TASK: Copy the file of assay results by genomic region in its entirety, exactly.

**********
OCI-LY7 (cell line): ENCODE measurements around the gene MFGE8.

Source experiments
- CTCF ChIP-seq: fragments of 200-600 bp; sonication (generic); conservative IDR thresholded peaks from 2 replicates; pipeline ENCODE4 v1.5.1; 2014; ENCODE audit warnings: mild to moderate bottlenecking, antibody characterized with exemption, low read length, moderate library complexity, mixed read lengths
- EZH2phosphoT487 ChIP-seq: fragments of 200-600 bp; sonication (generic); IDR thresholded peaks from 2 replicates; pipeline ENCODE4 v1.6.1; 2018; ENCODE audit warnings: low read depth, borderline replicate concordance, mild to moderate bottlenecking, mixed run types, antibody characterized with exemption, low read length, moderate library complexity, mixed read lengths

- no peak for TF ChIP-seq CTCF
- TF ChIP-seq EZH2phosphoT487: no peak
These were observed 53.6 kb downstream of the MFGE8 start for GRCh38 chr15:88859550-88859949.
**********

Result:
OCI-LY7 (cell line): ENCODE measurements around the gene MFGE8.

Source experiments
- CTCF ChIP-seq: fragments of 200-600 bp; sonication (generic); conservative IDR thresholded peaks from 2 replicates; pipeline ENCODE4 v1.5.1; 2014; ENCODE audit warnings: mild to moderate bottlenecking, antibody characterized with exemption, low read length, moderate library complexity, mixed read lengths
- EZH2phosphoT487 ChIP-seq: fragments of 200-600 bp; sonication (generic); IDR thresholded peaks from 2 replicates; pipeline ENCODE4 v1.6.1; 2018; ENCODE audit warnings: low read depth, borderline replicate concordance, mild to moderate bottlenecking, mixed run types, antibody characterized with exemption, low read length, moderate library complexity, mixed read lengths

- no peak for TF ChIP-seq CTCF
- TF ChIP-seq EZH2phosphoT487: no peak
These were observed 53.6 kb downstream of the MFGE8 start for GRCh38 chr15:88859550-88859949.